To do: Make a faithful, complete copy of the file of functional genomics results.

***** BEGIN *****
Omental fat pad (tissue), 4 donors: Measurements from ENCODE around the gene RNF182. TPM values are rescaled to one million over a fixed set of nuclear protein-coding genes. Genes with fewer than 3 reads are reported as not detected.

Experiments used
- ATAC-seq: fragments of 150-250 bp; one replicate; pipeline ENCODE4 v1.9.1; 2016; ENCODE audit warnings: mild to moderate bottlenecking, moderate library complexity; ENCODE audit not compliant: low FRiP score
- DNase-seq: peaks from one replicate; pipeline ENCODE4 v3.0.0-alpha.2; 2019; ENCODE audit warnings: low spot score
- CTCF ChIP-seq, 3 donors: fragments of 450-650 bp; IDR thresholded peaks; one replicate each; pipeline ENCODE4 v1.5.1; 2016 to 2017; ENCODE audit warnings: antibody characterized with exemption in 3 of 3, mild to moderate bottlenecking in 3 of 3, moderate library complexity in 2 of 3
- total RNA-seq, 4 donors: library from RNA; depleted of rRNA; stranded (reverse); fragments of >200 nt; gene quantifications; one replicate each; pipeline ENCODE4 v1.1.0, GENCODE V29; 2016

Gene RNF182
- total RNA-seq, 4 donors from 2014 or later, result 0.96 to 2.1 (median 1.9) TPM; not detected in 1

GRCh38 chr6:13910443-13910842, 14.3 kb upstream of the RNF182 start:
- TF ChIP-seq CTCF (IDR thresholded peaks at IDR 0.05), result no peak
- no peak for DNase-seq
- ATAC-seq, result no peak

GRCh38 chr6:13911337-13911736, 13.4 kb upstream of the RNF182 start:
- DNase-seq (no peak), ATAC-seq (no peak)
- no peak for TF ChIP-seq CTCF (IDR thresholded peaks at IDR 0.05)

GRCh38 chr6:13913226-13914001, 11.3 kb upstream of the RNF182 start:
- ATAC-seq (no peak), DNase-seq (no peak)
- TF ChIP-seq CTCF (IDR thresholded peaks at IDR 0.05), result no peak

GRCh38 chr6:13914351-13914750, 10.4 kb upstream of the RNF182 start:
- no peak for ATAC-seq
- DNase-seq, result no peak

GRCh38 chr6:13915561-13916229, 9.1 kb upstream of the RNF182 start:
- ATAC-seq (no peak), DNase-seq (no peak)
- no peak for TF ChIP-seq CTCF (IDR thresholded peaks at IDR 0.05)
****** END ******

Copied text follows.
Omental fat pad (tissue), 4 donors: Measurements from ENCODE around the gene RNF182. TPM values are rescaled to one million over a fixed set of nuclear protein-coding genes. Genes with fewer than 3 reads are reported as not detected.

Experiments used
- ATAC-seq: fragments of 150-250 bp; one replicate; pipeline ENCODE4 v1.9.1; 2016; ENCODE audit warnings: mild to moderate bottlenecking, moderate library complexity; ENCODE audit not compliant: low FRiP score
- DNase-seq: peaks from one replicate; pipeline ENCODE4 v3.0.0-alpha.2; 2019; ENCODE audit warnings: low spot score
- CTCF ChIP-seq, 3 donors: fragments of 450-650 bp; IDR thresholded peaks; one replicate each; pipeline ENCODE4 v1.5.1; 2016 to 2017; ENCODE audit warnings: antibody characterized with exemption in 3 of 3, mild to moderate bottlenecking in 3 of 3, moderate library complexity in 2 of 3
- total RNA-seq, 4 donors: library from RNA; depleted of rRNA; stranded (reverse); fragments of >200 nt; gene quantifications; one replicate each; pipeline ENCODE4 v1.1.0, GENCODE V29; 2016

Gene RNF182
- total RNA-seq, 4 donors from 2014 or later, result 0.96 to 2.1 (median 1.9) TPM; not detected in 1

GRCh38 chr6:13910443-13910842, 14.3 kb upstream of the RNF182 start:
- TF ChIP-seq CTCF (IDR thresholded peaks at IDR 0.05), result no peak
- no peak for DNase-seq
- ATAC-seq, result no peak

GRCh38 chr6:13911337-13911736, 13.4 kb upstream of the RNF182 start:
- DNase-seq (no peak), ATAC-seq (no peak)
- no peak for TF ChIP-seq CTCF (IDR thresholded peaks at IDR 0.05)

GRCh38 chr6:13913226-13914001, 11.3 kb upstream of the RNF182 start:
- ATAC-seq (no peak), DNase-seq (no peak)
- TF ChIP-seq CTCF (IDR thresholded peaks at IDR 0.05), result no peak

GRCh38 chr6:13914351-13914750, 10.4 kb upstream of the RNF182 start:
- no peak for ATAC-seq
- DNase-seq, result no peak

GRCh38 chr6:13915561-13916229, 9.1 kb upstream of the RNF182 start:
- ATAC-seq (no peak), DNase-seq (no peak)
- no peak for TF ChIP-seq CTCF (IDR thresholded peaks at IDR 0.05)